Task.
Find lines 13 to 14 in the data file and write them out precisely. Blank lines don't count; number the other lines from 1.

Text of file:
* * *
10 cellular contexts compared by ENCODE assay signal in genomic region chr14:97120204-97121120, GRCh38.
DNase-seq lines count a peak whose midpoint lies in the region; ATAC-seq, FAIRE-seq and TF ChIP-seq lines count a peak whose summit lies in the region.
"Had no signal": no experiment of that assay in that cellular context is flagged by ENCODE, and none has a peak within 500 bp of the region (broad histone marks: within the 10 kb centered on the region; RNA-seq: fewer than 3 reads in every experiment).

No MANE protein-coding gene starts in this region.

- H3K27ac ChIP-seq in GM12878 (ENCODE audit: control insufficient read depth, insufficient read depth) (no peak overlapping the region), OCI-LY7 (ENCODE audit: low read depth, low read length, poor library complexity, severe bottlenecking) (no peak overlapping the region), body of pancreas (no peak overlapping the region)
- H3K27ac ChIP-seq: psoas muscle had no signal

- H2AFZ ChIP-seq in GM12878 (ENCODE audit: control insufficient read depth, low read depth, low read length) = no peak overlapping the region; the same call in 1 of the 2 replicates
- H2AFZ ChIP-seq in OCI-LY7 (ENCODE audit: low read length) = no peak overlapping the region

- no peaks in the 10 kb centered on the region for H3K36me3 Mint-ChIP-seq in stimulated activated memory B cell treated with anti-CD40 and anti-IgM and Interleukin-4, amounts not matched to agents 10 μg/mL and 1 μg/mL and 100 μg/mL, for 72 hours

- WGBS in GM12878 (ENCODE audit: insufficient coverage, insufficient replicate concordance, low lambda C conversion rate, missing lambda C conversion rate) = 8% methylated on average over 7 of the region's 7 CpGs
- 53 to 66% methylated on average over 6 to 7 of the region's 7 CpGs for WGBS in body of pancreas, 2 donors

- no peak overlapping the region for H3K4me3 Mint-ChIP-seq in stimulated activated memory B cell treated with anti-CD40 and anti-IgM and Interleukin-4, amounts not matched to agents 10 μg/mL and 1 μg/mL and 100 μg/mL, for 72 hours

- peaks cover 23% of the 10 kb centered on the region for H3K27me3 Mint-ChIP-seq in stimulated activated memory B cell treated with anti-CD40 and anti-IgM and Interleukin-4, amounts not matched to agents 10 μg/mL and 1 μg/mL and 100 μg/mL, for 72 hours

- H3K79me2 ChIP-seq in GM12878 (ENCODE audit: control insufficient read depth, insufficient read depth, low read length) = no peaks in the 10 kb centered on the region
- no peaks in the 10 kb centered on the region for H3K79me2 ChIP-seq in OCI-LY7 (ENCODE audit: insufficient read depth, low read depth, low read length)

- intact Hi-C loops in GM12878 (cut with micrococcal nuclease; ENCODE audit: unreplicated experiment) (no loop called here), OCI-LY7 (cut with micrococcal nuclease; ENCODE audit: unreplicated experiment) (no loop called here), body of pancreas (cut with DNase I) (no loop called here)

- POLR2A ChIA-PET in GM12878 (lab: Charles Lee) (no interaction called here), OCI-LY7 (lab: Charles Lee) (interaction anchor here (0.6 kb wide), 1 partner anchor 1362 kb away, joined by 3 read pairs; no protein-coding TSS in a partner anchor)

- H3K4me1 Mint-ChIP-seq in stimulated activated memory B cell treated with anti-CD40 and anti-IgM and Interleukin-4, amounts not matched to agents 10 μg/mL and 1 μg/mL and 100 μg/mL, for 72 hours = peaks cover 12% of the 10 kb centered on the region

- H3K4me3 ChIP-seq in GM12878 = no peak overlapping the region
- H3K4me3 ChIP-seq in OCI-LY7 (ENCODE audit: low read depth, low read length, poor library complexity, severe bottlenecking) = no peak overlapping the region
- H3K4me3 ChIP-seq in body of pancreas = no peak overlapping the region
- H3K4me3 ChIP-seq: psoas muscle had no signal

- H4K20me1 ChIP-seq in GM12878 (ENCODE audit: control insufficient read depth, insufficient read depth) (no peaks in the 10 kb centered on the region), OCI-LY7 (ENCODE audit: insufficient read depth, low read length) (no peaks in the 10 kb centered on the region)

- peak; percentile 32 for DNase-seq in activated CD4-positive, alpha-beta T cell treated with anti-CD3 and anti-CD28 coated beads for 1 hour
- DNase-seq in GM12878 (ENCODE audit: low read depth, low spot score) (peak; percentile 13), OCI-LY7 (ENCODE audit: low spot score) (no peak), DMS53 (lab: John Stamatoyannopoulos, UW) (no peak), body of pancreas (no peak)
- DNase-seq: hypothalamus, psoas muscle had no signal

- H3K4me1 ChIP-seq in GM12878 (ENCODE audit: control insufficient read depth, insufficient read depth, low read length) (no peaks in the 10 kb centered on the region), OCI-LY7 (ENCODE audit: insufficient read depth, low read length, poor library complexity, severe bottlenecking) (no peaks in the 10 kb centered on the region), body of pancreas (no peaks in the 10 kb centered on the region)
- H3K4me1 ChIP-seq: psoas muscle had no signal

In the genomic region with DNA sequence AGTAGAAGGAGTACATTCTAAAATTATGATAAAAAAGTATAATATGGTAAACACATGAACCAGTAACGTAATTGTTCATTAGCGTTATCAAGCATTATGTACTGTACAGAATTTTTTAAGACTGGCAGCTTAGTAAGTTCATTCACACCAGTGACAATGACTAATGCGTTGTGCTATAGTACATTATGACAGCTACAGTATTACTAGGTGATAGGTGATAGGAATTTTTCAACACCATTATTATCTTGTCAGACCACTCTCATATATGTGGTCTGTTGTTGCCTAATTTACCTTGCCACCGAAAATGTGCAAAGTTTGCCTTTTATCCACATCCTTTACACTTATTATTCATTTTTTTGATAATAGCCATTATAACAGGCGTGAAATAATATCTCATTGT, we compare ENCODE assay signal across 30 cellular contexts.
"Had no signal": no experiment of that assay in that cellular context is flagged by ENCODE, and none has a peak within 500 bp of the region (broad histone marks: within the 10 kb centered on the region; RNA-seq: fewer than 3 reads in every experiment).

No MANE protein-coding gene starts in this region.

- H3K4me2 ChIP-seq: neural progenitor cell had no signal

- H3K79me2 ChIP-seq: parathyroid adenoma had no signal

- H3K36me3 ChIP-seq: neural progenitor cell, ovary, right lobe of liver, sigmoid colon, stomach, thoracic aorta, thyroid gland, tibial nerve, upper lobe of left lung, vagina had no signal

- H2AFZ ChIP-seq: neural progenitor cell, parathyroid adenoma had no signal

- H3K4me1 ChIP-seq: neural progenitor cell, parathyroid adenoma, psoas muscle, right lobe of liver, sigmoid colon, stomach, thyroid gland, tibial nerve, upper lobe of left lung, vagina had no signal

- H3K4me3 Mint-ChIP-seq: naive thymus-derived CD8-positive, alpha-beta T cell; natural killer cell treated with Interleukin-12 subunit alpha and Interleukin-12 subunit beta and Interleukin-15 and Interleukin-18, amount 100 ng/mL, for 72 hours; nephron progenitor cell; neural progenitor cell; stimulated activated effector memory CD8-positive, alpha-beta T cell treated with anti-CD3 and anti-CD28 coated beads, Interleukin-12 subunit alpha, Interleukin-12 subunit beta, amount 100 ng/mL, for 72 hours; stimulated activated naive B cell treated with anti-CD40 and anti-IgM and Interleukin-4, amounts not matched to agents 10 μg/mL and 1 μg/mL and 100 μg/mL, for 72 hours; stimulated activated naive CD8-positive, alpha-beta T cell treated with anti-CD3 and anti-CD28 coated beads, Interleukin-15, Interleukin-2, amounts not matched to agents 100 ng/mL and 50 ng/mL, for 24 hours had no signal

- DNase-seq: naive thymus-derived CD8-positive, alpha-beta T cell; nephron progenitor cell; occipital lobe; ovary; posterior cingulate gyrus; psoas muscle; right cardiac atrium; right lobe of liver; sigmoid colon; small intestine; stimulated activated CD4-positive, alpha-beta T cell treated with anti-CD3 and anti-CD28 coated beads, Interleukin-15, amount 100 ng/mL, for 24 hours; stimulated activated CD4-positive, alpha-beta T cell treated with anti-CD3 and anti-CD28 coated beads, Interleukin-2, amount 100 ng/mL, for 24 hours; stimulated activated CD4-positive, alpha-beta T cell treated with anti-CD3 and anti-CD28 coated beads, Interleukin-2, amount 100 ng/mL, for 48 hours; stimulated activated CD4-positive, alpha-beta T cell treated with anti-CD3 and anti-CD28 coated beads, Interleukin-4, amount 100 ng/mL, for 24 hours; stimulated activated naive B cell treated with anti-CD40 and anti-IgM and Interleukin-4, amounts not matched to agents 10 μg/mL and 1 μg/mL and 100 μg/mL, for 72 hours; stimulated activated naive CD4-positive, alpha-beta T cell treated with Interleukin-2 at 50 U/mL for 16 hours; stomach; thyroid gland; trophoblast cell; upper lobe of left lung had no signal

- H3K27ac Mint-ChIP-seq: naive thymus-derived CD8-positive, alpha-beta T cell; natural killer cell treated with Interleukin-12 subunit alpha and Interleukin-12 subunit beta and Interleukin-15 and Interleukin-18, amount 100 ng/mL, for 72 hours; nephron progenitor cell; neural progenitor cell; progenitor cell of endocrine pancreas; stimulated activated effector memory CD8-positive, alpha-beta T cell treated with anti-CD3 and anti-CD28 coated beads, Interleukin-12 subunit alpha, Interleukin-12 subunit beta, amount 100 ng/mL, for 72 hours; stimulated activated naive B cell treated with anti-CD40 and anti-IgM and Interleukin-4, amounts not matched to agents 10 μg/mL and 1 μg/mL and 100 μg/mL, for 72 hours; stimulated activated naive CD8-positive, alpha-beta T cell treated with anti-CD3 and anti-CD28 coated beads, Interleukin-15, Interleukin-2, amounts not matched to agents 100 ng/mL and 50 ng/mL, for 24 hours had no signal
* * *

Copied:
- peaks cover 23% of the 10 kb centered on the region for H3K27me3 Mint-ChIP-seq in stimulated activated memory B cell treated with anti-CD40 and anti-IgM and Interleukin-4, amounts not matched to agents 10 μg/mL and 1 μg/mL and 100 μg/mL, for 72 hours

- H3K79me2 ChIP-seq in GM12878 (ENCODE audit: control insufficient read depth, insufficient read depth, low read length) = no peaks in the 10 kb centered on the region